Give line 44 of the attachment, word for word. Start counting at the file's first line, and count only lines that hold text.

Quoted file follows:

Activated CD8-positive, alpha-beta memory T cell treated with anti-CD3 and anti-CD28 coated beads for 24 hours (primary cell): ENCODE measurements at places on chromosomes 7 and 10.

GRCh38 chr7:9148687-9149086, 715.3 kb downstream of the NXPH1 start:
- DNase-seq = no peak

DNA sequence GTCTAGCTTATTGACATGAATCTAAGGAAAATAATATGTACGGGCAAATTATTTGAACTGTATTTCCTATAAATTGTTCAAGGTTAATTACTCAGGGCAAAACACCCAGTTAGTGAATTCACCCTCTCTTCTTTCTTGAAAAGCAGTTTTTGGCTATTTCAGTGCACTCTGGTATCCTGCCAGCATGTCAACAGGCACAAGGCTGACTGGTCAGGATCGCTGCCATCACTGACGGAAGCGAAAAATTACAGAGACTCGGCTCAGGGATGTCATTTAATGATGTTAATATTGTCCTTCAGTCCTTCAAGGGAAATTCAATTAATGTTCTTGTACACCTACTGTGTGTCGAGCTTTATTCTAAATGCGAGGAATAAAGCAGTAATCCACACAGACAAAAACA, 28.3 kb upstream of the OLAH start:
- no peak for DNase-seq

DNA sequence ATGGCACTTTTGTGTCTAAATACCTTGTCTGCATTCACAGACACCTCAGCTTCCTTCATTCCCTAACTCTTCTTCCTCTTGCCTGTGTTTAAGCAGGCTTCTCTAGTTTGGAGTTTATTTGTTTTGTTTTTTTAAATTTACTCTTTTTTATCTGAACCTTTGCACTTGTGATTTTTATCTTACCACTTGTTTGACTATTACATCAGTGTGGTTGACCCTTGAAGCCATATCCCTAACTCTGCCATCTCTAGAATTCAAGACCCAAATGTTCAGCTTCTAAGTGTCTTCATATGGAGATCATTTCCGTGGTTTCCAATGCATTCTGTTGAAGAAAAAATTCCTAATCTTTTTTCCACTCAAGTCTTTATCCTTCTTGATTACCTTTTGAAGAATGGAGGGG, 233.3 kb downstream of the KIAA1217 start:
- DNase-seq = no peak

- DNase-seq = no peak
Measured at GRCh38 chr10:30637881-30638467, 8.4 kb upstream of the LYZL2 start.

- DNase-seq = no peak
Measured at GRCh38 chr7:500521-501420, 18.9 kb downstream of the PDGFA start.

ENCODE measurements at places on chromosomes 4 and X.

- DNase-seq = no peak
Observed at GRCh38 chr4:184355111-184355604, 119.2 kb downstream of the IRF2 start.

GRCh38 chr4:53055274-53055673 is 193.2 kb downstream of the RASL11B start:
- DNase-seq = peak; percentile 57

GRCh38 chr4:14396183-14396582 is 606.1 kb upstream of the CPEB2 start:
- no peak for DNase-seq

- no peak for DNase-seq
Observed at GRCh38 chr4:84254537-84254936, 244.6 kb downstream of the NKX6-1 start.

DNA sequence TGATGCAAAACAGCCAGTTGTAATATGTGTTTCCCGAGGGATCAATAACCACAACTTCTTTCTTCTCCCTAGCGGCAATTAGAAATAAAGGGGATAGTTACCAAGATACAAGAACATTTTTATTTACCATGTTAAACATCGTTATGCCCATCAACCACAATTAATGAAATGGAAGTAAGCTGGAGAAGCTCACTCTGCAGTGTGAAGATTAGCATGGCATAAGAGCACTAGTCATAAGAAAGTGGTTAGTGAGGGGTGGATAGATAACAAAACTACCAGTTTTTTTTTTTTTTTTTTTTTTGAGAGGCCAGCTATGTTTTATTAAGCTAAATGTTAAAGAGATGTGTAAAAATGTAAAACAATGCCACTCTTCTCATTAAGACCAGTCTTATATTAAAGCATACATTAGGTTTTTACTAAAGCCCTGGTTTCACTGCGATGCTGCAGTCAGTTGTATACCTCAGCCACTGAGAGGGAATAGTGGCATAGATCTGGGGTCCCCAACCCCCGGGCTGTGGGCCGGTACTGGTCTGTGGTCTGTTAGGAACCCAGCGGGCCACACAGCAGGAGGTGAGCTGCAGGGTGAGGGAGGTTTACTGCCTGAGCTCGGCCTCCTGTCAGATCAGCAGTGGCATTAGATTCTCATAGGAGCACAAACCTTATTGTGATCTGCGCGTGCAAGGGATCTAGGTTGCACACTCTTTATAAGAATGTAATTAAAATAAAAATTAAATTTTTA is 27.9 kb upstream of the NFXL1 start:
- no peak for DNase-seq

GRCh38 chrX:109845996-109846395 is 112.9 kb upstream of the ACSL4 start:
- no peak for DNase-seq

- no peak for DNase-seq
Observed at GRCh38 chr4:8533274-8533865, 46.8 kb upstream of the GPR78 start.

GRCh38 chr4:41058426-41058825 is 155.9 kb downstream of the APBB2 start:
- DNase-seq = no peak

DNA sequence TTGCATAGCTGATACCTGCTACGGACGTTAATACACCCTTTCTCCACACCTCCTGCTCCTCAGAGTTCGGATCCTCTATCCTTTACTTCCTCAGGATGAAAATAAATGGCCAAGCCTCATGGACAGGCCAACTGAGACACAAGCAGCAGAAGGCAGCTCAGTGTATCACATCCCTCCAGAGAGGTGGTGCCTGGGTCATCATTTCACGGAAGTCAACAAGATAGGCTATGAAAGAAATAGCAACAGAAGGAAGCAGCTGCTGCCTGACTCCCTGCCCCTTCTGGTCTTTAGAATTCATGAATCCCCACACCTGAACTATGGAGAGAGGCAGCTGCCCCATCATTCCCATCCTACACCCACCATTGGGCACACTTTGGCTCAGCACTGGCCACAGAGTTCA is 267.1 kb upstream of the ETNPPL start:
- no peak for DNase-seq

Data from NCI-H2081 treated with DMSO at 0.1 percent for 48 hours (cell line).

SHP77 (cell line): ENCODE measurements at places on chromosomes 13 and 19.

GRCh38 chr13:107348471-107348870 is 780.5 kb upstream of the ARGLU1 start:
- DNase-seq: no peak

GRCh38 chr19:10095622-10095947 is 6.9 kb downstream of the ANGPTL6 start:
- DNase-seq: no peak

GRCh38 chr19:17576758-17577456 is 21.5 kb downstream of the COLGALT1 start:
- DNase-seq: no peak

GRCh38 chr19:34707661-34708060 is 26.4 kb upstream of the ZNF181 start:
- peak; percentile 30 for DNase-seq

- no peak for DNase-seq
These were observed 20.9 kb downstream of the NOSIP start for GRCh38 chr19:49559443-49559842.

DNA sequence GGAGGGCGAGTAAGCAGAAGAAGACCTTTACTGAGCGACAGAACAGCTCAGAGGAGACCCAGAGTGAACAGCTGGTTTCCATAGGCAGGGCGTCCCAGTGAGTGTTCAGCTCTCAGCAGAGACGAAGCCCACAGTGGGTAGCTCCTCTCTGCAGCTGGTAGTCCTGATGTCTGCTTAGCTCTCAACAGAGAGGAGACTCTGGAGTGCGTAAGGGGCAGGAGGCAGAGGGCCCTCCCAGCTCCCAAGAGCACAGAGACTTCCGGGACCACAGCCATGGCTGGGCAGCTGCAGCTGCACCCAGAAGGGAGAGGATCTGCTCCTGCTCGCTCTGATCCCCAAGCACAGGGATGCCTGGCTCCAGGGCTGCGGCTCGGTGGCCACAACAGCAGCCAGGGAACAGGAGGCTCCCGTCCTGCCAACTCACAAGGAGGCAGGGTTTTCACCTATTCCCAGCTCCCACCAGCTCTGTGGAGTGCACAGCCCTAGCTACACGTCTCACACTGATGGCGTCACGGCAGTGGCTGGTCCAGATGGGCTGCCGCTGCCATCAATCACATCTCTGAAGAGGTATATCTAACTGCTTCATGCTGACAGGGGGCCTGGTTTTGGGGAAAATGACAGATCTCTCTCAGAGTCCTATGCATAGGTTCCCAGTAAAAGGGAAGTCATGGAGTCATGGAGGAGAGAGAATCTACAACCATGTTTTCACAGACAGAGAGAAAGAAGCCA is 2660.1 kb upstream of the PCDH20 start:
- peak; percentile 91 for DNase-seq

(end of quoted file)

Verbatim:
- peak; percentile 91 for DNase-seq